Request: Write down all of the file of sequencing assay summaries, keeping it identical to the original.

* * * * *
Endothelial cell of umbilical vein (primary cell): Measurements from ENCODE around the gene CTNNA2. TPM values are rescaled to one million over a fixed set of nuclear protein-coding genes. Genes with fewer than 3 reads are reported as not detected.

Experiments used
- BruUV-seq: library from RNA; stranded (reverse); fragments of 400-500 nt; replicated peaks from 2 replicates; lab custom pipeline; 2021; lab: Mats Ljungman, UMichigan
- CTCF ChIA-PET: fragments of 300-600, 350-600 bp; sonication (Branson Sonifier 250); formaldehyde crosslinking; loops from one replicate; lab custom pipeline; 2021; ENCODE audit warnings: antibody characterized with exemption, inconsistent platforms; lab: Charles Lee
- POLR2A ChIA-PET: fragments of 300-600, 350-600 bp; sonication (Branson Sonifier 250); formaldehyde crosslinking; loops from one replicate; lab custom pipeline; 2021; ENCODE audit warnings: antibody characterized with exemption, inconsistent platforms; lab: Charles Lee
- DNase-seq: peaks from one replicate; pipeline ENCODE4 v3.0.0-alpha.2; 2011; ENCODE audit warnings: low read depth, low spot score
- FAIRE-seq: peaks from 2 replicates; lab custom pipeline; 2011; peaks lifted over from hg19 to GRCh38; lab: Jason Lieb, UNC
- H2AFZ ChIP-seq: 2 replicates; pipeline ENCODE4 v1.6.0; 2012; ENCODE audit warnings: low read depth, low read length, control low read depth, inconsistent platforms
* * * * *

Endothelial cell of umbilical vein (primary cell): Measurements from ENCODE around the gene CTNNA2. TPM values are rescaled to one million over a fixed set of nuclear protein-coding genes. Genes with fewer than 3 reads are reported as not detected.

Experiments used
- BruUV-seq: library from RNA; stranded (reverse); fragments of 400-500 nt; replicated peaks from 2 replicates; lab custom pipeline; 2021; lab: Mats Ljungman, UMichigan
- CTCF ChIA-PET: fragments of 300-600, 350-600 bp; sonication (Branson Sonifier 250); formaldehyde crosslinking; loops from one replicate; lab custom pipeline; 2021; ENCODE audit warnings: antibody characterized with exemption, inconsistent platforms; lab: Charles Lee
- POLR2A ChIA-PET: fragments of 300-600, 350-600 bp; sonication (Branson Sonifier 250); formaldehyde crosslinking; loops from one replicate; lab custom pipeline; 2021; ENCODE audit warnings: antibody characterized with exemption, inconsistent platforms; lab: Charles Lee
- DNase-seq: peaks from one replicate; pipeline ENCODE4 v3.0.0-alpha.2; 2011; ENCODE audit warnings: low read depth, low spot score
- FAIRE-seq: peaks from 2 replicates; lab custom pipeline; 2011; peaks lifted over from hg19 to GRCh38; lab: Jason Lieb, UNC
- H2AFZ ChIP-seq: 2 replicates; pipeline ENCODE4 v1.6.0; 2012; ENCODE audit warnings: low read depth, low read length, control low read depth, inconsistent platforms